While writing It’s a Shareable Life, I had an ah-ha download (a sort of future snapshot). I saw a reality where we don’t need money to exchange. We simply utilize some sort of value exchange..
As Airbnb and Uber became household names, I couldn’t help but wonder if these platforms would later be replaced by organizations willing to distribute value and ownership with providers, participants, members, users. It didn’t seem right that the valuations of companies like Airbnb and Uber were based on the value of other people’s time, resources, assets, and space.
Later I considered social networks and the value of “platforms” in the first place. For example, I often use Facebook to share my car or locate people or places to stay when I travel. A Facebook post might read, “Leaving for two weeks starting 7/1/2018, anyone have a safe place to park and want to use my car?” The backing of insurance or sense that there’s a 3rd party providing safety in the mix is definitely one reason that this type of interaction isn’t as common as it could or should be. But once strong peer-to-peer, on-demand insurance goes mainstream, this won’t be a stumbling block. My question is, why wouldn’t we put our needs out to the wider, connected net of people who are connected to the same people we are, on our social networks?
In the past year, I’ve got deep down the blockchain rabbit hole. Blockchain and the surrounding technologies enable a lot of what I’ve been writing and speaking about for years — value distribution, value sharing, shared ownership, and programmable money. By incentivizing positive behavior with value, unrealized value can come to the surface in all new and creative ways. All of this is open the door to generate companies that act more like communities than top-down, hierarchical organizations.
So you can imagine that when I saw ShareRing — my jaw dropped. I’d written and tweeted about this exact concept four years earlier. It’s always fun to see your premonitions come alive! ShareRing is what the sharing economy could be if we had a different system of governance and exchange. And with blockchain, this is now possible.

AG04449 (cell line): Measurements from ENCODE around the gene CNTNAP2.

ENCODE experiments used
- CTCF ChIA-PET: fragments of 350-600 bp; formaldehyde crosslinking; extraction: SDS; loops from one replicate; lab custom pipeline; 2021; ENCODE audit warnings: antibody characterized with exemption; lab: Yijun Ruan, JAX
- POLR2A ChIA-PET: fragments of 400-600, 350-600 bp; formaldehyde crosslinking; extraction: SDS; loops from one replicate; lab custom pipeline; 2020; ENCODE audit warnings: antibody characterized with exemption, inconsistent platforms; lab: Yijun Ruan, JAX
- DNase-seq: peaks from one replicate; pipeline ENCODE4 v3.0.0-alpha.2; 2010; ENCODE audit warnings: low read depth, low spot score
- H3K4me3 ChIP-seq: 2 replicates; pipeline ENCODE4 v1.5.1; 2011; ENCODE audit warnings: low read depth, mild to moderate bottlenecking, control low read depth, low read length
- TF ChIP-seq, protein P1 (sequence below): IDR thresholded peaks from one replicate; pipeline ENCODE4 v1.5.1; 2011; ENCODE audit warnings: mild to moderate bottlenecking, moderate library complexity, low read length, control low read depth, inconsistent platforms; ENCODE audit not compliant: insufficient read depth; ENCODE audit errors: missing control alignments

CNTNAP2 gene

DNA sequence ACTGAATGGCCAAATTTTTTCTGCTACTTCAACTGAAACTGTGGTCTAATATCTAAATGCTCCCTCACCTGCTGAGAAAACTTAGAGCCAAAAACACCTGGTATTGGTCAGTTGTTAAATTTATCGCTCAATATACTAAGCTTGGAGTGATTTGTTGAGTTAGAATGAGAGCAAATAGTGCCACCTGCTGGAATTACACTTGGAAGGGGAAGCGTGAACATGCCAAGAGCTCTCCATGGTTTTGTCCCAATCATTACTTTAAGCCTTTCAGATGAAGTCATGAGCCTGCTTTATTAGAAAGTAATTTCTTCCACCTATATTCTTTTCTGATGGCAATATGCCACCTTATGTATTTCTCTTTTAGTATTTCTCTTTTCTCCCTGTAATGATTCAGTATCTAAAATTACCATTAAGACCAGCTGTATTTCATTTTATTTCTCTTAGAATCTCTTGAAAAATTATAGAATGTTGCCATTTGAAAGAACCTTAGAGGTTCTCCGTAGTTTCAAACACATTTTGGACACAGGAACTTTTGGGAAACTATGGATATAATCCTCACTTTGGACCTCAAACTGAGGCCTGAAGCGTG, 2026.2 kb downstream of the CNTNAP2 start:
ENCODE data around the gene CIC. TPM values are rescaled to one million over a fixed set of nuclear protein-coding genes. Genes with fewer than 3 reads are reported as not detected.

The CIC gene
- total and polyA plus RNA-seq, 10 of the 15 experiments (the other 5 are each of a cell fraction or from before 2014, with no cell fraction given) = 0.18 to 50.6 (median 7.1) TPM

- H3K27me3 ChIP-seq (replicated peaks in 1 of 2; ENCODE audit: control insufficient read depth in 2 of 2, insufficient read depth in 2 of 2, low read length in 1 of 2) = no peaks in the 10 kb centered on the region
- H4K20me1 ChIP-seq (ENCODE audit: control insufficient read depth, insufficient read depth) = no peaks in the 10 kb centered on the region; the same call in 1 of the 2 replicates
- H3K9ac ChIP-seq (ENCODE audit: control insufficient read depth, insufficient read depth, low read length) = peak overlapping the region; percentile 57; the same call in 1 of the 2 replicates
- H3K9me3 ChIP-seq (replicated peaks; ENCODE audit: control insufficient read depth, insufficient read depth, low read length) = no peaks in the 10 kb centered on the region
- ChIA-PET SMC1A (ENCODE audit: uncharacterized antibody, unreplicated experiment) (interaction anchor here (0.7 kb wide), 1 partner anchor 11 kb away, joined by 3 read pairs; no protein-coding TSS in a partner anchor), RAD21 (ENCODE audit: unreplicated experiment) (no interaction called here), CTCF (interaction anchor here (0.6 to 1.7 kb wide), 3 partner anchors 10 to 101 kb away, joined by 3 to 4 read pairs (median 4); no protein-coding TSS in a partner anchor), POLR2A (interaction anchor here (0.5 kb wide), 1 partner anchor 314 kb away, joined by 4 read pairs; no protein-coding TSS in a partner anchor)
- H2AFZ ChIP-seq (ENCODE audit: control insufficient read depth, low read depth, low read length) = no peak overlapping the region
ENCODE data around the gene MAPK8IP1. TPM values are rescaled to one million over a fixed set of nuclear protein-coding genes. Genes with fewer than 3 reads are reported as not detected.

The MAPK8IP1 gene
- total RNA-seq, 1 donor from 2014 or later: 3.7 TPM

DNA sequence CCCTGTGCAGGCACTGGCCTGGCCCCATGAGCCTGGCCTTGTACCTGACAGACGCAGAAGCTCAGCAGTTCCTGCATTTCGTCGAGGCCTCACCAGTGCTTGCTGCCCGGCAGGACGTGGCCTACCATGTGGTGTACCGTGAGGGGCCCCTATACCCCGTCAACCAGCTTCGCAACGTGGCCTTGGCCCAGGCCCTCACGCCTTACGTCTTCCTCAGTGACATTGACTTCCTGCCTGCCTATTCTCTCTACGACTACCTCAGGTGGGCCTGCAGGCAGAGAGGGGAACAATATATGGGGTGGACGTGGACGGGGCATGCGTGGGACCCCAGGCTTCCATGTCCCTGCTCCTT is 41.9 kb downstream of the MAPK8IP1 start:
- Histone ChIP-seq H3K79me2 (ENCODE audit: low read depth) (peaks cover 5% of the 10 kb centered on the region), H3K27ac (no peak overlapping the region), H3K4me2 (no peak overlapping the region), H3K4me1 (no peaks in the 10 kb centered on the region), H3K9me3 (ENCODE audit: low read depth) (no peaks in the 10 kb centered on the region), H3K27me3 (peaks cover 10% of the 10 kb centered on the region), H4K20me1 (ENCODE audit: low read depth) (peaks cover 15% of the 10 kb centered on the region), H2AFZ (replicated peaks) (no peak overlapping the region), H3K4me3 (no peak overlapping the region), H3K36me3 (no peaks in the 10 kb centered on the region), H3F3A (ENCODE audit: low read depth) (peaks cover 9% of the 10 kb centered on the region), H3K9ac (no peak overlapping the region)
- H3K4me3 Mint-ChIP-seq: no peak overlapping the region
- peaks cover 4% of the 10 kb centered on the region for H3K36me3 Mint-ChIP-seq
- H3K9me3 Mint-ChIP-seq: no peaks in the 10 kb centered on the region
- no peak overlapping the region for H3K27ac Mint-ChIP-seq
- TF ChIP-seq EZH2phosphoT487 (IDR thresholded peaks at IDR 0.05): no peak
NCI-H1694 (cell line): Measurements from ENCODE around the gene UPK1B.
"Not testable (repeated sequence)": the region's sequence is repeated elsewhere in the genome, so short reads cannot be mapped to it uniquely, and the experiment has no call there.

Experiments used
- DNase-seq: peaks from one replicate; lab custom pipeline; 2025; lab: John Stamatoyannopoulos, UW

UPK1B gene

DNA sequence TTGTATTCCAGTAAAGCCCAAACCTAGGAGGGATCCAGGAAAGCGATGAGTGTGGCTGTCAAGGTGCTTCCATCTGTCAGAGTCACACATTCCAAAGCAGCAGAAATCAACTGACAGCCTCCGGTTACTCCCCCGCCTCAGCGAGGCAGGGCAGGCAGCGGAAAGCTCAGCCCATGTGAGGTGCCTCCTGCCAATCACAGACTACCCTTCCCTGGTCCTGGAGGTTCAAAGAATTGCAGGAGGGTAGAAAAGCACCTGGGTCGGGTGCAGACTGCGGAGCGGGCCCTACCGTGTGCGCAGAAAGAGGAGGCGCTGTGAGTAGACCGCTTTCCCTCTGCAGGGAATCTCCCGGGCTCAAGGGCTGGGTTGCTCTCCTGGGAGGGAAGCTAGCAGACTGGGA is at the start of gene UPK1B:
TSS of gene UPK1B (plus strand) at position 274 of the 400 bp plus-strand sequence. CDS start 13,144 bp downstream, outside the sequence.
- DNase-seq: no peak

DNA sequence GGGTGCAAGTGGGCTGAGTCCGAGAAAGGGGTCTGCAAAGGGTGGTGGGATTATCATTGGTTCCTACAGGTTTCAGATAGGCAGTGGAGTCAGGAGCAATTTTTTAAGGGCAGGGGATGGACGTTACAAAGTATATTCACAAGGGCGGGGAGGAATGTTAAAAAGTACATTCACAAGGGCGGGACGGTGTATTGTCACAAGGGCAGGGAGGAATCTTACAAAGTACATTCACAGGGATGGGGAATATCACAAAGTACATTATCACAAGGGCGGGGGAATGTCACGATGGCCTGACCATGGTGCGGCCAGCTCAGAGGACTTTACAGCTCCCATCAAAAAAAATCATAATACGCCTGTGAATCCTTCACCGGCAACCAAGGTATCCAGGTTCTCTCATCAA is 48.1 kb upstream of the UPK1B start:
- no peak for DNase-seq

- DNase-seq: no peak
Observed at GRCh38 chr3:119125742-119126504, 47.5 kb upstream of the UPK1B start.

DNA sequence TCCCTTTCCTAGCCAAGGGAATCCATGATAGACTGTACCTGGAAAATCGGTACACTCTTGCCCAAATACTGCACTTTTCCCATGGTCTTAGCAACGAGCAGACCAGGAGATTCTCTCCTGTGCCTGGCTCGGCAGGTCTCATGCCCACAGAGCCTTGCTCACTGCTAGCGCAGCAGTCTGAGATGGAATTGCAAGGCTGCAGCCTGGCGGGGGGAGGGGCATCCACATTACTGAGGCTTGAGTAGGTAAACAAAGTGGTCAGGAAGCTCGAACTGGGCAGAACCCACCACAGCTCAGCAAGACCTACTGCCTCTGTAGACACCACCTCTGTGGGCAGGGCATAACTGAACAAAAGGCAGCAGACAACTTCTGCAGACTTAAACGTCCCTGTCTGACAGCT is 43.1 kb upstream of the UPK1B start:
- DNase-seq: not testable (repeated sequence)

ShareRing offers a global way to pay across sharing economy companies, which means that you can essentially transact with value, without being forced to use what we typically know of as money (i.e. I let person A use my car, meanwhile I use the apartment of Person B in another location) and never have to pay anything! The platform also allows people to use money to share/rent if they wish, so flexibility is built in.
ShareRing also gives the sharing economy ecosystem an onramp for connection to the greater movement, regardless of the size of any given organization.
Tim Bos, the founder of ShareRing and previously the co-founder of Keaz, which has 300 car sharing locations worldwide says,
“ShareRing is an on-demand platform that centralizes the highly fragmented sharing economy by bringing together sharing services across all industries and geographies. Sharing economy users can securely access, connect, and pay for these services anywhere in the world.”
With ShareRing, there is one app where you can see everything — sort of like the Kayak of sharing economy options, where you can see all of the sharing economy services for a given location — and you can book and pay for everything in one dashboard, where your SHR token will account for the amount of value you’ve created and spent.
I’m really excited to be part of this big vision and to support ShareRing as an advisor.